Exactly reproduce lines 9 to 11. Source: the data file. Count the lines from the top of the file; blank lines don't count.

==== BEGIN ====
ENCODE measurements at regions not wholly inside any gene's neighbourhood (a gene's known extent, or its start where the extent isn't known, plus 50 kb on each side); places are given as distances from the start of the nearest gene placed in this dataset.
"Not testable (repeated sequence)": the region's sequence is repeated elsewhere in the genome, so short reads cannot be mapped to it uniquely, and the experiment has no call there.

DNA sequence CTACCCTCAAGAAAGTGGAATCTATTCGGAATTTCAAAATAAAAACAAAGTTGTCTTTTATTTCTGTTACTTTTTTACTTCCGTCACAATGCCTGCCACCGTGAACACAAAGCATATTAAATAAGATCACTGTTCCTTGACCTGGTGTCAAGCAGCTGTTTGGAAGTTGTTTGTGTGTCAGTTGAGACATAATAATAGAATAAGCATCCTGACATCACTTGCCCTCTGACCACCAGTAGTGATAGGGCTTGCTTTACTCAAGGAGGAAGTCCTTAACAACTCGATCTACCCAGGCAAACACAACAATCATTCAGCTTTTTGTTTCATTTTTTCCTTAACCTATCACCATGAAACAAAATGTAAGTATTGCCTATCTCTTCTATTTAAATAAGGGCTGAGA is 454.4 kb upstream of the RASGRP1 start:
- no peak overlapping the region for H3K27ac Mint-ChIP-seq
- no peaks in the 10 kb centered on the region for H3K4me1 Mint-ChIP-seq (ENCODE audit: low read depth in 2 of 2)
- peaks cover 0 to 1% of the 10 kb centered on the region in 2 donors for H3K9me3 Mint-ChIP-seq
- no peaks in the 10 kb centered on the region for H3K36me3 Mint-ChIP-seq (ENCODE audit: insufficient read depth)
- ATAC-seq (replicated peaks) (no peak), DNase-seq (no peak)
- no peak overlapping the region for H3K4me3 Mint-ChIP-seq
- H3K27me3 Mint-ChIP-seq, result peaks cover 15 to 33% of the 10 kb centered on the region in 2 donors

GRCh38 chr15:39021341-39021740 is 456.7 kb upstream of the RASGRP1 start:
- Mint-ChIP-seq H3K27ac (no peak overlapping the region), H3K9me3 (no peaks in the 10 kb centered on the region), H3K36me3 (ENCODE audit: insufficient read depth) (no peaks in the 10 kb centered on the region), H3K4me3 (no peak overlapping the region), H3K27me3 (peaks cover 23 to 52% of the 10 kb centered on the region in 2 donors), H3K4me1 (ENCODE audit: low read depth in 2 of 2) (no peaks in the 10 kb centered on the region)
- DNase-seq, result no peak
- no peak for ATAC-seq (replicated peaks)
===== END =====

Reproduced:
- no peak overlapping the region for H3K4me3 Mint-ChIP-seq
- H3K27me3 Mint-ChIP-seq, result peaks cover 15 to 33% of the 10 kb centered on the region in 2 donors

GRCh38 chr15:39021341-39021740 is 456.7 kb upstream of the RASGRP1 start: